• Teaching Kids to Pray


    My congregation is embarking on growing as a house of prayer.  We’ve studied the subject and concluded it involves more than having a prayer meeting.  It encompasses establishing a culture of prayer.  Toward that end I am holding our first Prayer Training Module during the spring quarter of our Christian Education Hour.  I plan to disciple 12 people in prayer through instruction (using my booklet, Why Do We Pray?) and practice (including kingdom prayer).

    As part of this house of prayer building project, I am also instructing the children of our church in prayer.  Last Sunday, three of the kids’ classes made a “field trip” to my office, accompanied by their teachers.  Parents were invited.

    I began the discussion for each group by posing the question, “What is prayer?”  The uniform answer was “talking to God.”  From that I showed them that as they look their parents in the eye when they talk to them, so they want to make eye contact with Jesus (see my adult article here).  How they do that is by knowing He is present with them and by bringing to mind something they know about Jesus.

    We moved on to the risky area of talking about the current prayer practices in their homes.  Most kids mentioned prayer before meals and/or before bed.  We touched on these but I would have like to explore more what this looked like from the perspective of the kids.

    Then I brought to bear the familiar acrostic A-C-T-S.  The children’s teacher wrote the letters on a white board while I explained.  I explained Adoration in terms of telling Jesus how great He is.  Some of the kids put it in terms of loving Jesus.  I readily agreed, but emphasized their need to tell Him that. We looked at Psalm 18:1 as example.

    Next, we sorted out what it means to Confess and gave some examples of sin in their lives (I did not discover any 6-year-old serial killers, although unguarded cookies might be in danger.)  We agreed that confession involved telling God about the wrong things we do.  But we didn’t stop at the wrong.  Our dealing with confession ended up at the cross.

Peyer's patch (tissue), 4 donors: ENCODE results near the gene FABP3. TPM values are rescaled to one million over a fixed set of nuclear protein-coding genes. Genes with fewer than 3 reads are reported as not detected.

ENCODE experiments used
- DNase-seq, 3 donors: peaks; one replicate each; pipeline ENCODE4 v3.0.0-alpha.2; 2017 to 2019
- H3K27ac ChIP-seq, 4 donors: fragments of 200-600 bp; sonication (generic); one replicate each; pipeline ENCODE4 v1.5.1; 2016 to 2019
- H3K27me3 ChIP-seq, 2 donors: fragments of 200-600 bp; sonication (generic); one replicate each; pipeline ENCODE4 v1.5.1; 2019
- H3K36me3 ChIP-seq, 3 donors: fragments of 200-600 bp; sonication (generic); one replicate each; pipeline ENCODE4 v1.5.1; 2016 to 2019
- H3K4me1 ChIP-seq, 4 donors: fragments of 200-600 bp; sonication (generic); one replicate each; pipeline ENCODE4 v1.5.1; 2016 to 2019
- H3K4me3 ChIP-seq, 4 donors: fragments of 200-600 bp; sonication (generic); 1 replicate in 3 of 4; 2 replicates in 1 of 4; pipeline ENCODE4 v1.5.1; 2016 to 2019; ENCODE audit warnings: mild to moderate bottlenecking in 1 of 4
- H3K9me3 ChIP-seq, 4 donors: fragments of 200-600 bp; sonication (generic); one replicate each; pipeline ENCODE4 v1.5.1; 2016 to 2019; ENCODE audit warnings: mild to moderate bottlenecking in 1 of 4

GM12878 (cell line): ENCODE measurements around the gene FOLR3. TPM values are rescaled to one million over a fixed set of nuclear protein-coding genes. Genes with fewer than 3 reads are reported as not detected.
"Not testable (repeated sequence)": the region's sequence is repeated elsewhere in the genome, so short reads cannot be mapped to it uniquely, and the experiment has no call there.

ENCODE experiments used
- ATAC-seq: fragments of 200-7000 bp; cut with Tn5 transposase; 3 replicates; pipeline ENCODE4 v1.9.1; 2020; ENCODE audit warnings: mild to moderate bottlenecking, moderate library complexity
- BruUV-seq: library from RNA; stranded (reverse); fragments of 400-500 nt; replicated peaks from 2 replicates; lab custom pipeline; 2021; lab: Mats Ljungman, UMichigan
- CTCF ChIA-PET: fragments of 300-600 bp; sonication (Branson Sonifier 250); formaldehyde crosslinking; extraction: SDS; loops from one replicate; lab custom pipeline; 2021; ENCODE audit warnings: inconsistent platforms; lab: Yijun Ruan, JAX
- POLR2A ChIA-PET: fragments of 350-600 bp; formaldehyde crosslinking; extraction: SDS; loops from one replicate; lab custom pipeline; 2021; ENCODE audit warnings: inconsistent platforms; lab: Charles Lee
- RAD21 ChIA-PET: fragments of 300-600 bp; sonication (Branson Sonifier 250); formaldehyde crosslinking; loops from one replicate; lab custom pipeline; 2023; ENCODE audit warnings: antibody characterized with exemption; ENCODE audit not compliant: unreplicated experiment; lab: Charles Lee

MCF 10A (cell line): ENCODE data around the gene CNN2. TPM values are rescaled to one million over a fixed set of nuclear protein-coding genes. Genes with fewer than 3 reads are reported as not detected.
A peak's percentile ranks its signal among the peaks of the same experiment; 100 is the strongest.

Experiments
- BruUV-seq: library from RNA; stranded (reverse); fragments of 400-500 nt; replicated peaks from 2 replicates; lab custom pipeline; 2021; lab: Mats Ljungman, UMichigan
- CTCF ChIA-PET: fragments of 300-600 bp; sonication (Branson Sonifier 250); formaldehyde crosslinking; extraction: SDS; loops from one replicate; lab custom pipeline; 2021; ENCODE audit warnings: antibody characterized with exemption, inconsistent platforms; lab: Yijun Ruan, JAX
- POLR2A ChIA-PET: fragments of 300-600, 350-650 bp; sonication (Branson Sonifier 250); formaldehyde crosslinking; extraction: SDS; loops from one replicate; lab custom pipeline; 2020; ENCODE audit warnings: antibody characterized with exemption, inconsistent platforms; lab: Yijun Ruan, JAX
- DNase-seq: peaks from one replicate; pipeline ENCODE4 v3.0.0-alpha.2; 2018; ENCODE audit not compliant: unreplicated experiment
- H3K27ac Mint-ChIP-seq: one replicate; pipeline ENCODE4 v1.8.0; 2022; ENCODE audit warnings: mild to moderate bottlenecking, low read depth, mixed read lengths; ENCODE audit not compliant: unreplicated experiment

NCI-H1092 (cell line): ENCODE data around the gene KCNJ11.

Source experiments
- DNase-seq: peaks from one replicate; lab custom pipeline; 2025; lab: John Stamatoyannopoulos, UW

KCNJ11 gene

The “T” led us to talk about Thanksgiving.  Here we opened the floor to things that they complain about, such as their hard-wired sense of fairness in respect to siblings.  Cookie size fit the bill.  We looked at being thankful for what they had and even (to their hush and horror) being thankful their sibling got a larger cookie.  I likened life to a treasure chest of God’s blessings that we need to note and give thanks to God.  Listing things to be thankful for picked up momentum.   Among the items was a “roof.”  Why? To keep them from getting wet.

    Supplication, the “S” of A-C-T-S, drew a blank, which was just as well because I wanted to develop that in practical terms anyway.   The kids resonated with the word “ask.”

    Under asking I gave them another acrostic: P-R-A-Y.  Here we explored four areas for prayer: ParentsRelatives (aunts and grandparents made the cut, but no child mentioned brother or sister)-Amigos (I credit Sesame Street for making the kids bilingual for this one)-Yourself.   We explored some things they could pray for each of these areas.  I tried to expand their thinking beyond physical things to such topics as the lonely girl on the playground or their own struggles.

    It’s hard to say how successful these tutorials were.  But it started the conversation and laid the groundwork that can be built on.  As with us adults, continued attention is required.

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